This site is intended for health professionals only!

Published on 19 September 2016

Share this story:

Tecfidera® real-world studies affirm sustained efficacy and safety profile

Data, from both real-world and clinical settings, presented at ECTRIMS, demonstrate that dimethyl fumarate delivers consistent1 and sustained efficacy2 among patients with relapsing-remitting multiple sclerosis (RRMS), and adds to its well-characterised safety profile for up to nine years of treatment.3

 

Data, from both real-world and clinical settings, presented at ECTRIMS, demonstrate that dimethyl fumarate delivers consistent1 and sustained efficacy2 among patients with relapsing-remitting multiple sclerosis (RRMS), and adds to its well-characterised safety profile for up to nine years of treatment.3

 

Retrospective results from the worldwide MSBase registry show that dimethyl fumarate reduced the risk of first relapse versus interferons by 26% (n=420 matched pairs; HR 0.74; 95% CI 0.57, 0.97; p=0.027), glatiramer acetate by 28% (n=382; 0.72; 0.54, 0.95; p=0.022) and teriflunomide by 34% (n=256; 0.66; 0.45, 0.99; p=0.042). In the primary analysis, no significant difference was found versus fingolimod-treated patients (n=415; 1.03; 0.73, 1.46; reference = FTY).Time to first relapse was measured using binomial propensity score matching.

 

“The MSBase registry is one of the largest sources of real-world data and includes nearly 40,000 MS patients across 72 countries. Our analysis shows that dimethyl fumarate significantly reduced the risk of first relapse compared to platform therapies and teriflunomide, and had comparable efficacy to fingolimod,”said H. Butzkueven, Associate Professor in the Department of Medicine, University of Melbourne and one of the investigators for the study.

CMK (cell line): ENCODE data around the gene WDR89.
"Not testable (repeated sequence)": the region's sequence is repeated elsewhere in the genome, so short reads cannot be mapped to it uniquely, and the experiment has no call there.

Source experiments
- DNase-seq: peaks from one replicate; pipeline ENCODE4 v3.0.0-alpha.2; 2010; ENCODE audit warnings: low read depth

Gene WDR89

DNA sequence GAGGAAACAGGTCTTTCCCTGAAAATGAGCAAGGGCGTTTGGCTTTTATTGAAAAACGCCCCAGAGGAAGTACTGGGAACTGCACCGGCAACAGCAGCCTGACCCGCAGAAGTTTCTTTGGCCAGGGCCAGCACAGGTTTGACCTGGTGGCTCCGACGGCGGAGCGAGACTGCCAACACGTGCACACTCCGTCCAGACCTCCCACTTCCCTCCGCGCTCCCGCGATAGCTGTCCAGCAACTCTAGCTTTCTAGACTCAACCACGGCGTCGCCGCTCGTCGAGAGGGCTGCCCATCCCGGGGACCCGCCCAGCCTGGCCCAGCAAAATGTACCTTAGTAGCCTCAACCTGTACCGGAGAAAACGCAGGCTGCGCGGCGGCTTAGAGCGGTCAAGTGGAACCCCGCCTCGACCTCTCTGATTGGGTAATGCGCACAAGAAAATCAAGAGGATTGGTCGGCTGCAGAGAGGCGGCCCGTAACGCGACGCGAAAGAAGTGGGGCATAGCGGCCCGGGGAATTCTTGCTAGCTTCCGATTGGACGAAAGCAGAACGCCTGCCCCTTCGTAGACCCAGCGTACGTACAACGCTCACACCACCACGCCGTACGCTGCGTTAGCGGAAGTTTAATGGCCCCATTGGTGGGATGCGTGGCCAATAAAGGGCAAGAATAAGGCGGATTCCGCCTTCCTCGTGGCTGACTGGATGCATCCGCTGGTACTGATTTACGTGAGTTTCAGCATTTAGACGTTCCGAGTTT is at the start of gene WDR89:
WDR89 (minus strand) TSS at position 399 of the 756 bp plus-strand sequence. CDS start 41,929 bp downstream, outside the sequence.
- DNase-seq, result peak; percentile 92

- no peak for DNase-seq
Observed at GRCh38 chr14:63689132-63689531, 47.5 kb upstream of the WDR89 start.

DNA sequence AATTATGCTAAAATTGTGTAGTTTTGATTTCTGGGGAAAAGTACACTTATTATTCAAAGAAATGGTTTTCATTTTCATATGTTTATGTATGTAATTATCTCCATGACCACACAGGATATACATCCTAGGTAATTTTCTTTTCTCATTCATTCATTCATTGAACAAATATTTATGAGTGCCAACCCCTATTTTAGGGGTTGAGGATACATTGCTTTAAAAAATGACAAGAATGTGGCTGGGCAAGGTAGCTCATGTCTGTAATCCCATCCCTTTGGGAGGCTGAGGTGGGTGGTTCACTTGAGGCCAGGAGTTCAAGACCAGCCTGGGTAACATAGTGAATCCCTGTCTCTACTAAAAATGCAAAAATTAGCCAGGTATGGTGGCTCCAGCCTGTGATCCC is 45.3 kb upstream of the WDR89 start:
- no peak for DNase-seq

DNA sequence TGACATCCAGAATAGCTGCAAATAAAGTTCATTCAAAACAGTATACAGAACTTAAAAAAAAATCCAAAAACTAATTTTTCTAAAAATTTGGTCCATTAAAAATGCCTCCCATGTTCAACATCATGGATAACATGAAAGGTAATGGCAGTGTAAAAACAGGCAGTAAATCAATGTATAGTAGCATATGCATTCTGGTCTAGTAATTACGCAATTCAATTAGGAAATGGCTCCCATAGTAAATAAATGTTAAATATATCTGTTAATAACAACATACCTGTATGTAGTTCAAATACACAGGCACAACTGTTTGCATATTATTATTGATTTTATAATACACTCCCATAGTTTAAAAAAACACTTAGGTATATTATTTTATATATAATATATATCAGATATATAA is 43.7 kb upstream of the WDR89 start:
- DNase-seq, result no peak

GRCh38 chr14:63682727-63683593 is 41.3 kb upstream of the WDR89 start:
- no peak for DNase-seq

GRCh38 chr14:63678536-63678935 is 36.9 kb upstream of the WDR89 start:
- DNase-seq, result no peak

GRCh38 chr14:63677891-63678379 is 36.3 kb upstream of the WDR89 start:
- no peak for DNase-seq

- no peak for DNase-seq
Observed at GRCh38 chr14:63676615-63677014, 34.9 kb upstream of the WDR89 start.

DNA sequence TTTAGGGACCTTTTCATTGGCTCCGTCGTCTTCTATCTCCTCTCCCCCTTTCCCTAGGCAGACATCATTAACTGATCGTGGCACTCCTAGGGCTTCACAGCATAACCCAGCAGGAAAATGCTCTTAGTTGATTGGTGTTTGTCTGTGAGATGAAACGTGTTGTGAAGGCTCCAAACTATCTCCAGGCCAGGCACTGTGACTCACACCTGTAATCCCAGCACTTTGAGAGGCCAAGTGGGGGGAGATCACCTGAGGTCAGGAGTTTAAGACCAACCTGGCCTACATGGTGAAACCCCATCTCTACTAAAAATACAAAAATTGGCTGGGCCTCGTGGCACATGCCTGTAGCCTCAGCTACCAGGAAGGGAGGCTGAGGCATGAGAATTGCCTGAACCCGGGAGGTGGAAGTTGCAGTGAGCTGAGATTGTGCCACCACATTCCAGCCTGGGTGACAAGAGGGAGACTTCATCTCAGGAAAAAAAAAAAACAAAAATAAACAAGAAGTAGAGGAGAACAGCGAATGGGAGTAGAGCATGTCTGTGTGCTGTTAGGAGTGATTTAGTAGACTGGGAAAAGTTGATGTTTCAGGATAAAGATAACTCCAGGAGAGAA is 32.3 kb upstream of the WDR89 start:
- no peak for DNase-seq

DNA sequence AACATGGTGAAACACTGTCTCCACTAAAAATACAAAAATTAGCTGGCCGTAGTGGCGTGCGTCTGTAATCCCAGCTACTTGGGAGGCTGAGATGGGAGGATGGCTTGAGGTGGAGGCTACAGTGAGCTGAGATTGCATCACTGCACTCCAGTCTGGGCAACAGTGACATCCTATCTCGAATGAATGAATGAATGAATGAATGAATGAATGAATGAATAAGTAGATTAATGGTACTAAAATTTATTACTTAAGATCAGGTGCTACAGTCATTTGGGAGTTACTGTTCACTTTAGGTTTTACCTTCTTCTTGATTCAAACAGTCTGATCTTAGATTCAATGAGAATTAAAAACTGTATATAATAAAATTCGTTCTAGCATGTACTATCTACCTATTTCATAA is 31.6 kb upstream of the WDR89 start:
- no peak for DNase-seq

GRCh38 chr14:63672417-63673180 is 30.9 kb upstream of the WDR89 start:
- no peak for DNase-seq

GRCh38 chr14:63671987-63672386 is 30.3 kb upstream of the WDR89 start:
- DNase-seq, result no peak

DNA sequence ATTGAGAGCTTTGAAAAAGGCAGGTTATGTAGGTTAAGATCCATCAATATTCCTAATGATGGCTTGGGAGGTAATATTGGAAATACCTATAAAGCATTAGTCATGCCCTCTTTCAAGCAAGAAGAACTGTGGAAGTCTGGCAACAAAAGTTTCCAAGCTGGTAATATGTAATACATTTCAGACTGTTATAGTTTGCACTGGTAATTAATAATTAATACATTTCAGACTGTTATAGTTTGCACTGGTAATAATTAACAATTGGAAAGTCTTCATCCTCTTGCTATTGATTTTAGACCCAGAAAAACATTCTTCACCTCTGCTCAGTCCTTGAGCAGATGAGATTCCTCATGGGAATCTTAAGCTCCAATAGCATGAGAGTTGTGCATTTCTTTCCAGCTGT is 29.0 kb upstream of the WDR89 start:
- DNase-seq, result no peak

As a secondary endpoint, the study also demonstrated similar and consistently lower annualised relapse rates (ARR) for dimethyl fumarate-treated patients versus those treated with interferons (0.23 [95% CI 0.19, 0.27] vs 0.26 [0.24, 0.29]), glatiramer acetate (0.24 [0.19, 0.28] vs 0.26 [0.23, 0.29]) and teriflunomide (0.17 [0.13, 0.22] vs 0.27 [0.22, 0.33]). ARR for dimethyl fumarate-treated patients was found to be similar but higher versus fingolimod-treated patients (0.22 [0.18, 0.27] vs 0.19 [0.17, 0.23]).1 Positive ARR findings were also reported in a second real-world study analysing data from over 3,500 dimethyl fumarate-treated patients from a US Commercial Claims Database. An average reduction in ARR of -0.11 (0.41 vs 0.30; p<0.05) was demonstrated in the year following initiation of dimethyl fumarate versus the year before initiation.4

 

“These real-world findings demonstrate on a global scale the results observed during the dimethyl fumarate clinical trial program, and continue to support the use of dimethyl fumarate to improve outcomes for people living with relapsing-remitting MS”said Ralph Kern, SVP, Worldwide Medical, Biogen.